File Name: lipids structure and function .zip
- Lipids Structure & Functions
- The Metabolism, Structure, and Function of Plant Lipids
- The Biology of Lipids
Lipids Structure & Functions
Fundamental questions remain however regarding the extent of membrane protein selectivity towards lipids. Here we report a mass spectrometry approach designed to determine the selectivity of lipid binding to membrane protein complexes. We investigate the mechanosensitive channel of large conductance MscL from Mycobacterium tuberculosis and aquaporin Z AqpZ and the ammonia channel AmtB from Escherichia coli , using ion mobility mass spectrometry IM-MS , which reports gas-phase collision cross-sections.
We demonstrate that folded conformations of membrane protein complexes can exist in the gas phase. By resolving lipid-bound states, we then rank bound lipids on the basis of their ability to resist gas phase unfolding and thereby stabilize membrane protein structure. Lipids bind non-selectively and with high avidity to MscL, all imparting comparable stability; however, the highest-ranking lipid is phosphatidylinositol phosphate, in line with its proposed functional role in mechanosensation 9.
AqpZ is also stabilized by many lipids, with cardiolipin imparting the most significant resistance to unfolding. Subsequently, through functional assays we show that cardiolipin modulates AqpZ function. Similar experiments identify AmtB as being highly selective for phosphatidylglycerol, prompting us to obtain an X-ray structure in this lipid membrane-like environment. The 2. We anticipate that these findings will be important not only for defining the selectivity of membrane proteins towards lipids, but also for understanding the role of lipids in modulating protein function or drug binding.
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The Metabolism, Structure, and Function of Plant Lipids
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Lipid , any of a diverse group of organic compounds including fats , oils , hormones , and certain components of membranes that are grouped together because they do not interact appreciably with water. One type of lipid, the triglycerides , is sequestered as fat in adipose cells , which serve as the energy-storage depot for organisms and also provide thermal insulation. Some lipids such as steroid hormones serve as chemical messengers between cells , tissues , and organs , and others communicate signals between biochemical systems within a single cell. The membranes of cells and organelles structures within cells are microscopically thin structures formed from two layers of phospholipid molecules. Membranes function to separate individual cells from their environments and to compartmentalize the cell interior into structures that carry out special functions. So important is this compartmentalizing function that membranes, and the lipids that form them, must have been essential to the origin of life itself.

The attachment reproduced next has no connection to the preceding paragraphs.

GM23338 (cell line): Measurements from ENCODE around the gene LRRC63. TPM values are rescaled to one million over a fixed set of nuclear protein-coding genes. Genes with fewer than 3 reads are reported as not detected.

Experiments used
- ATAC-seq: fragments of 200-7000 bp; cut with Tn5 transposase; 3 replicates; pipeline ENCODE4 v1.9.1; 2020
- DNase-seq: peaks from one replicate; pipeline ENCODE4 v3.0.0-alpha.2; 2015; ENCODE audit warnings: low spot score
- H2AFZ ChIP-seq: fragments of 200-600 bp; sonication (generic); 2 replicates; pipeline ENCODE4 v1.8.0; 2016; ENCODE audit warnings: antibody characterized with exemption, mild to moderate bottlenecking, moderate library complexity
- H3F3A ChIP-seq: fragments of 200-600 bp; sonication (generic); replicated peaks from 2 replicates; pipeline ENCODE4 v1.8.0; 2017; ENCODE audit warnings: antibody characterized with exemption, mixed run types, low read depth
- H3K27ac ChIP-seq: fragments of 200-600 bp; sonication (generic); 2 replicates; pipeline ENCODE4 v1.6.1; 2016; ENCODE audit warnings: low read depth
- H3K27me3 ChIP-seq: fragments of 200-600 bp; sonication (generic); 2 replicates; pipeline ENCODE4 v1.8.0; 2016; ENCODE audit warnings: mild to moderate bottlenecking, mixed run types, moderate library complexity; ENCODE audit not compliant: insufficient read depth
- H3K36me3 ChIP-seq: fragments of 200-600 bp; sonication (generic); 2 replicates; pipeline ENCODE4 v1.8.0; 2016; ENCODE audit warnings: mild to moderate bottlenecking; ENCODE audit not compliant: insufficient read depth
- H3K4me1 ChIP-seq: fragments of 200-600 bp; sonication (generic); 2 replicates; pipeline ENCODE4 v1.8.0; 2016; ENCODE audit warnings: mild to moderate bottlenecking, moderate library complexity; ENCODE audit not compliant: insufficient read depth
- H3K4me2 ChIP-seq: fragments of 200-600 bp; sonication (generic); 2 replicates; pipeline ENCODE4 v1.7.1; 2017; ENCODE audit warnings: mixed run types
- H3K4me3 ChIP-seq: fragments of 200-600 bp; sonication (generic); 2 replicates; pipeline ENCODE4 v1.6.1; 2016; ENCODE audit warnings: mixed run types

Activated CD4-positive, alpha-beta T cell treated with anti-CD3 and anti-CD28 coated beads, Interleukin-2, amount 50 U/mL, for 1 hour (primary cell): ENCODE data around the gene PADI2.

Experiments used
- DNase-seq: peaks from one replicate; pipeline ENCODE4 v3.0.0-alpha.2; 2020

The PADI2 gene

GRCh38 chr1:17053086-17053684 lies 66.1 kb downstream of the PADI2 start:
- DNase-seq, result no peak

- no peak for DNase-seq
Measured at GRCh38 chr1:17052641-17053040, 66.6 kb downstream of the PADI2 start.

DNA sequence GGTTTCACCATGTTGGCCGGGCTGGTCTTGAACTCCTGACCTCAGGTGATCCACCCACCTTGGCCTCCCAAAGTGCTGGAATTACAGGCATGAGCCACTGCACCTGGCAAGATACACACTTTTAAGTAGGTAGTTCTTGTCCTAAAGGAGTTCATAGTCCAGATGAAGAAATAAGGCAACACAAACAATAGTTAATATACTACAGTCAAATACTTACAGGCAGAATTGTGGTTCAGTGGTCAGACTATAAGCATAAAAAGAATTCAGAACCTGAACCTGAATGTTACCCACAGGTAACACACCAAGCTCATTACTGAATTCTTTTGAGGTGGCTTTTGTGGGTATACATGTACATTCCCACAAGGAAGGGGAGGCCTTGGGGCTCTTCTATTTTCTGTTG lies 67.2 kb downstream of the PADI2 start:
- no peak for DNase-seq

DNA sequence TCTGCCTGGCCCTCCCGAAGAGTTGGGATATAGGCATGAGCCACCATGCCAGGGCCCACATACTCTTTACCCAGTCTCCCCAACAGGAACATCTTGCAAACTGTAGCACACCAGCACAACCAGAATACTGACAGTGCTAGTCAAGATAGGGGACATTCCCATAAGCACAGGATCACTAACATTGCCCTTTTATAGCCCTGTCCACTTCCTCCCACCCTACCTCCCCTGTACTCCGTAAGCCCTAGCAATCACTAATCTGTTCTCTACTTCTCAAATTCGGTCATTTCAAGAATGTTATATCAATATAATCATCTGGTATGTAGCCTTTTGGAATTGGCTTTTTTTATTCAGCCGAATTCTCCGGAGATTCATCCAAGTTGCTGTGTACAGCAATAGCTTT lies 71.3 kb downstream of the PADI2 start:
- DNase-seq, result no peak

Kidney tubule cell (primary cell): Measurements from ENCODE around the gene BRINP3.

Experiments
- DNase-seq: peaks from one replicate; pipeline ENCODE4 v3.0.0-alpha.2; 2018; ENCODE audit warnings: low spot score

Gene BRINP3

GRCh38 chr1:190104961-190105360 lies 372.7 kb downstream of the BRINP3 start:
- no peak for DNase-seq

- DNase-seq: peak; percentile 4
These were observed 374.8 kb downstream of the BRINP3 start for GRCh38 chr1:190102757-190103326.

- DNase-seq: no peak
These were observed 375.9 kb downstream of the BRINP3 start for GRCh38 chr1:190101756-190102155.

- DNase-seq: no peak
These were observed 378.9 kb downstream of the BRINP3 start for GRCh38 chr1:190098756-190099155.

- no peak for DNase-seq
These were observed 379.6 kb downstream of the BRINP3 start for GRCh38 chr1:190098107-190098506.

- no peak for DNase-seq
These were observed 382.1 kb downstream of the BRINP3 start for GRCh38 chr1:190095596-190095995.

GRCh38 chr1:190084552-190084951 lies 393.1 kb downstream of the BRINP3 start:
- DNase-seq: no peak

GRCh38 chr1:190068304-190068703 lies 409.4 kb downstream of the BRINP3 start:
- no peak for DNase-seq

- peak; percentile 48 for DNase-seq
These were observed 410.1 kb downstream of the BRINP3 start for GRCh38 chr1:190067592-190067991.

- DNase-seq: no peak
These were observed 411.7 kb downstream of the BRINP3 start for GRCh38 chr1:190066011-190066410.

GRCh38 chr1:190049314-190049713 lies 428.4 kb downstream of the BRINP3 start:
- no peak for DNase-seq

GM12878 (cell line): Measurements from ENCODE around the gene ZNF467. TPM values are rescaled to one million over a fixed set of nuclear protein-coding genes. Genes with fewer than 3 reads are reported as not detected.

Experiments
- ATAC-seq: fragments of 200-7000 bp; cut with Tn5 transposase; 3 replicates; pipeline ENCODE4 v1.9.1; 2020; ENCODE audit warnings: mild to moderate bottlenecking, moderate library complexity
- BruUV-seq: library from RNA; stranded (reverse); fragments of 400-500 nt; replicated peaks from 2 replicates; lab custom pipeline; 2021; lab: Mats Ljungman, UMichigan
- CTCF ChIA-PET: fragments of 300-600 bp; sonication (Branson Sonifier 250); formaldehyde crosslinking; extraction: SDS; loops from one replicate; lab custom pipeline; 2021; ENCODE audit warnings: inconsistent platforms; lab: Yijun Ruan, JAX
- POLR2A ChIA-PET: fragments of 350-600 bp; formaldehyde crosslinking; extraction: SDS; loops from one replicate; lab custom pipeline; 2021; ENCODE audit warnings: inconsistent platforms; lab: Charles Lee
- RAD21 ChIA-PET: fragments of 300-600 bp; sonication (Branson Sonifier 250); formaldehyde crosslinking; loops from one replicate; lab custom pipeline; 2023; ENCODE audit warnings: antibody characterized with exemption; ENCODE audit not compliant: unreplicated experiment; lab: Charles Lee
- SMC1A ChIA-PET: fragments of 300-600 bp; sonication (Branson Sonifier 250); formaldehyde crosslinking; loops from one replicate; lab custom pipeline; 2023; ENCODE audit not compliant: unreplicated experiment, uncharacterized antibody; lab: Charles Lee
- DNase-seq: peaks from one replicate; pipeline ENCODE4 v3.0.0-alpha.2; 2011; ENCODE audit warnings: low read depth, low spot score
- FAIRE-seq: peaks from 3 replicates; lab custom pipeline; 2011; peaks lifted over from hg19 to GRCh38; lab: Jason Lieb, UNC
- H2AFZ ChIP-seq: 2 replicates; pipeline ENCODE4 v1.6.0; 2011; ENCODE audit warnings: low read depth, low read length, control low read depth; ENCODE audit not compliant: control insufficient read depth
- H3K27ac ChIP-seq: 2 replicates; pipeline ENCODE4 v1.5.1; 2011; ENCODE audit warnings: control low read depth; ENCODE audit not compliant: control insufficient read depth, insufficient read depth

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cholesterol, lipid oxidation and antioxidants; COX activity & COX-1 and COX-2 inhibitors. • The chemistry of lipids is all about how structure affects function. This.
The Biology of Lipids
Hundreds of different lipid species are present in eukaryotic cell membranes. Some of them aggregate with specific membrane proteins to form specialized domains that concentrate and control cellular trafficking and signaling events. For both naked and enveloped viruses, viral entry, genome replication, and egress involve specific interactions with the membranes of a susceptible host cell.
Membrane lipids are a group of compounds structurally similar to fats and oils which form the double-layered surface of all cells lipid bilayer. The three major classes of membrane lipids are phospholipids , glycolipids , and cholesterol. Lipids are amphiphilic: they have one end that is soluble in water 'polar' and an ending that is soluble in fat 'nonpolar'. By forming a double layer with the polar ends pointing outwards and the nonpolar ends pointing inwards membrane lipids can form a 'lipid bilayer' which keeps the watery interior of the cell separate from the watery exterior.
Lipids are a diverse group of molecules that all share the characteristic that at least a portion of them is hydrophobic. Other, amphipathic lipids, such as glycerophospholipids and sphingolipids spontaneously organize themselves into lipid bilayers when placed in water. Interestingly, major parts of many lipids can be derived from acetyl-CoA. Figure 2. The most ubiquitous lipids in cells are the fatty acids.